2. Richard Witty

      NOONE had a prospectively successful answer to the shelling of Israeli civilians from Gaza.

      And, NOONE had a prospectively successful answer to the question of granting the rights of sovereignty (open port) to a non-sovereign state with little prospect of fulfilling the responsibilities of sovereignty.

      Meshal made the only plausible proposed alternative to the blockade only days before Cast Lead, and that was an internationally supervised port, which Hamas had earlier unequivocally rejected. His proposal was not taken seriously. Someone should have.

      I think Amos Oz got it right. Livni got it less right.

      The only change possible is the two-state, driven by leadership electorally empowered to work for genuine peace.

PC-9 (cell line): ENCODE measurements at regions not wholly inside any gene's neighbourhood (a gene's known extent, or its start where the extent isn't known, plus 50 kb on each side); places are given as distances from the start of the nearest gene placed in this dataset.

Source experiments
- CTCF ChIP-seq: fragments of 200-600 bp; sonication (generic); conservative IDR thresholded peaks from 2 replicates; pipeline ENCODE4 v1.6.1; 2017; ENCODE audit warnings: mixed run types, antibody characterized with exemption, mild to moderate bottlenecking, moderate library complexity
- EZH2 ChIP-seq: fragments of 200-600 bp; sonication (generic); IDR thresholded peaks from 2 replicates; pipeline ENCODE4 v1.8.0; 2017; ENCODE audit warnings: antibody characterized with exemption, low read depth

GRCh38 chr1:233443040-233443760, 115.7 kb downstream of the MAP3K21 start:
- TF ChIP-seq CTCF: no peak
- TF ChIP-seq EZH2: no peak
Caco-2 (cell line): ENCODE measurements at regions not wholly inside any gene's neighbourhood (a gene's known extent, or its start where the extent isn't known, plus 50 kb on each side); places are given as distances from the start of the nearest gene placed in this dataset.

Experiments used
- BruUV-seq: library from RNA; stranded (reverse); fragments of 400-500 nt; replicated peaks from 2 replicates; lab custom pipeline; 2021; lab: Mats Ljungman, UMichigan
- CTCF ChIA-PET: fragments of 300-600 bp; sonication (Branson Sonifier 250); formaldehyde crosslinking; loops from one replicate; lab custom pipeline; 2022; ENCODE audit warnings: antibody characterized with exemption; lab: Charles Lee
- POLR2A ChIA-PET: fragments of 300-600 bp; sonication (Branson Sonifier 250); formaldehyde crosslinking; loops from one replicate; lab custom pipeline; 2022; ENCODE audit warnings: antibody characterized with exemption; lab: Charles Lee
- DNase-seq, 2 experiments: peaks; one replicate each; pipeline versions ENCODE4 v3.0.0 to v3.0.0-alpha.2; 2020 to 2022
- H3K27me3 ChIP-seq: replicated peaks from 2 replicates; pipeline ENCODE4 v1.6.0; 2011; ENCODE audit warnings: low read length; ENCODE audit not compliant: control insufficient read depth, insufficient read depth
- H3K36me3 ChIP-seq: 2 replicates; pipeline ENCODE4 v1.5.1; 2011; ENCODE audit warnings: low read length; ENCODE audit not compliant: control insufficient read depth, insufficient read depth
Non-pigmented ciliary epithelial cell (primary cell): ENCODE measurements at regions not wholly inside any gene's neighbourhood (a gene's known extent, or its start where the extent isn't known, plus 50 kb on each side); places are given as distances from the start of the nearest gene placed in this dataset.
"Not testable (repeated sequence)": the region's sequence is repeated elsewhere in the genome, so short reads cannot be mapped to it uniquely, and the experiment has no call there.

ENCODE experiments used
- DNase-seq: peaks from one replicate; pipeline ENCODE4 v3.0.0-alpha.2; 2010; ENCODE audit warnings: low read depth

How does Israel get that leadership? By intelligent people successfully making the peace case, constructed of the institutions of law and benevolent ethics.

      How does Palestine get that leadership? By intelligent people making the peace case. By intelligent people successfully making the peace case, constructed of the institutions of law and benevolent ethics.

      Reply to Comment
    3. “Yediot Aharonot’s Nahum Barnea, whom I’d considered the Israeli equivalent of Orwell”

      Say wha? Seriously?

      Reply to Comment
    4. Piotr Berman

      I would characterize Abu Mazen as a total sellout and a quisling, about as charismatic as a park bench. Or wannabe quisling, because he gets “no respect” from GoI. If GoI could not get an agreement with Abu Mazen, they cannot get an agreement with anyone.

      Reply to Comment
    5. Howcome my comment won’t appear?

      Reply to Comment
    6. sh